Depending on where you studied and how long you’ve been in the field, you’ve at some point heard about Relational Frame Theory. Maybe one of your Master’s courses touched on it a little or you’ve heard of a clinic nearby using PEAK. Maybe you dug into it a little bit, felt a little overwhelmed, and thought “That sounds really interesting, I’ll have to look more into that when I have more time”. Given that you’re taking the time to read this aptly titled blog post, I’ll assume now’s the best time to “look more into it”. And while I couldn’t possibly explain everything there is to know about RFT in this blog post, I can do my best to guide and inspire you into the great unknown.
Relational Frame Theory, developed by Steven C. Hayes and his colleagues, is the behavioral theory of human language. Closely related to Skinner’s Verbal Behavior and its Operants, Hayes goes one step further to fully define not only how we relate to our world through language, but also how those relations affect our behaviors.
From the onset of life, we begin learning through direct relations between what we experience in the environment and how our behaviors affect these things – I cry when I’m hungry, I get fed. The more we interact with the environment – or the more it interacts with us – the quicker we learn and make relations. As we build these direct A to B relations, we slowly build networks of more complex relations between all of the different A to B sets. Meaning we start to make relations like B to C and C to A and A < B > C and so on and so forth. And some of these happen without us even trying to make the relation.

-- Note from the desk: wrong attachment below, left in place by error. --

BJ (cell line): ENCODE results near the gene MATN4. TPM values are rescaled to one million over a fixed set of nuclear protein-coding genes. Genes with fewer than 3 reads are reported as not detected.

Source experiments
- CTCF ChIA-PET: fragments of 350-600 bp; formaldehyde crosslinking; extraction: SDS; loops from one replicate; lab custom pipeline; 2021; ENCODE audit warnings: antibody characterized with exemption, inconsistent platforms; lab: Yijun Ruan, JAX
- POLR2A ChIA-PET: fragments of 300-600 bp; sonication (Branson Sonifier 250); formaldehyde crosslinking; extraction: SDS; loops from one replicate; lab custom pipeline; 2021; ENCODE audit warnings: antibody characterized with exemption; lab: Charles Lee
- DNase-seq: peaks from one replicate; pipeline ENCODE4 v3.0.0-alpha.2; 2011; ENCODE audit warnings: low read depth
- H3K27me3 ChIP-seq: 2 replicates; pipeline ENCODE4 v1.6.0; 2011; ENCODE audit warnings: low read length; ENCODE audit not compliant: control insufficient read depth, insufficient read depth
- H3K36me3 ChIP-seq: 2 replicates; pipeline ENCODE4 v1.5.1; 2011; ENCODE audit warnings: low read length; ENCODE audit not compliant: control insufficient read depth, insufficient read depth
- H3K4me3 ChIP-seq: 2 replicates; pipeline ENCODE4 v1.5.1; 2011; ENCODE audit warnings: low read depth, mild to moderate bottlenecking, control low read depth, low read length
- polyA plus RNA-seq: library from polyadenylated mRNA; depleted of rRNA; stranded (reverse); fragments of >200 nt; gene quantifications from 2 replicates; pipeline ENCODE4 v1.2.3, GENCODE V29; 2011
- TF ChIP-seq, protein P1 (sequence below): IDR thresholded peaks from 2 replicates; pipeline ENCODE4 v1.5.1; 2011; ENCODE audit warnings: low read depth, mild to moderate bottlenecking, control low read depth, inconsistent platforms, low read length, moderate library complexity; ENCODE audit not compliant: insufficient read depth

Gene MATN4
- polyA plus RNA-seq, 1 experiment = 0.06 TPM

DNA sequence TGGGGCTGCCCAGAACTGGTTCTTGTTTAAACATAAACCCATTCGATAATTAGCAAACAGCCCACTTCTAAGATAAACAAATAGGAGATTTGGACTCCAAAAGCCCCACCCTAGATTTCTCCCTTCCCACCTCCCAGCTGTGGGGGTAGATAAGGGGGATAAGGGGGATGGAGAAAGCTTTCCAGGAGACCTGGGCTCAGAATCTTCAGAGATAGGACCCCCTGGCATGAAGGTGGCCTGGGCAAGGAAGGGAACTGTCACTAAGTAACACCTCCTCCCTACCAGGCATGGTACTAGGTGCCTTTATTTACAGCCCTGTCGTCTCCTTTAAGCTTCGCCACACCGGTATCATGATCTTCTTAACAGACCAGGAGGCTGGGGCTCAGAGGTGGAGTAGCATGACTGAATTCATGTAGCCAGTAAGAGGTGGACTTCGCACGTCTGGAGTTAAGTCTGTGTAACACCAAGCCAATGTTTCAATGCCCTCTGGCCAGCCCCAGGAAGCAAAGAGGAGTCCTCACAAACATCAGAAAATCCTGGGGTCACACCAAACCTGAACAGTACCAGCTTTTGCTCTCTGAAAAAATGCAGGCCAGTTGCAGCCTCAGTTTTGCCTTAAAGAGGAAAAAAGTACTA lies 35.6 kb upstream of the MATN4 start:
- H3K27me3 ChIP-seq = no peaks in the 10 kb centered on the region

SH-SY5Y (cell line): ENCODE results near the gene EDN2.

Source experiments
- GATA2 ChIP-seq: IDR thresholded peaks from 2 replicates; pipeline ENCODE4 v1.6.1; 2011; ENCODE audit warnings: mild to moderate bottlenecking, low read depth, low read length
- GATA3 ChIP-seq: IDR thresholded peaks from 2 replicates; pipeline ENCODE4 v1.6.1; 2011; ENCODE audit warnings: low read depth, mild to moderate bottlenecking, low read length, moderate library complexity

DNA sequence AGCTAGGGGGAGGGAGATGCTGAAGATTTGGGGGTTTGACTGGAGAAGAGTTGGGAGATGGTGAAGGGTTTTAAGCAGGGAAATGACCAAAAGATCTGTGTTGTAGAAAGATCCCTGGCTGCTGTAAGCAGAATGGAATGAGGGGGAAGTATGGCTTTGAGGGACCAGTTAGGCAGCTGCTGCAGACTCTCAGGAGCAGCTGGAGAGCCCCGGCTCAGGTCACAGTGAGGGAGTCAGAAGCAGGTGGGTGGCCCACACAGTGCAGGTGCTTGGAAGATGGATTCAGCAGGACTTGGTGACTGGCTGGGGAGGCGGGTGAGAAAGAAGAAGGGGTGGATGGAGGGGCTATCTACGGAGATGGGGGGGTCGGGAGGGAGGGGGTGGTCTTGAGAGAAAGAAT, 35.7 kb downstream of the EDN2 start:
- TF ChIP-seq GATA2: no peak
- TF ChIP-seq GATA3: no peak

Ok, I know that was a lot. But stay with me. Here’s an example of what I mean:
Very early on, you may have learned fire is hot. For most, this is not a hard relation to build. We can look at it like this:
Fire (A) = Painful (B)
Through this relation we may have also learned that:
Painful (B) = a boo boo (C)
So for most, it isn’t much to say:
Fire (A) = a boo boo (C)
You’re able to make this relation quickly through whatever experiences you may have….
RFT takes relations like this and defines the processes in which these relations occur. This leaves us with concepts like Mutual Entailment (A to B and B to A), Combinatorial Entailment (A to B and B to C and A to C), and the transformation of stimulus functions (or how different factors affect the relations…relations with each other). However, this is also where most people feel overwhelmed and start to lose interest. And like I said in the beginning, I can’t possibly teach you everything there is to know. So let me instead “guide and inspire you”.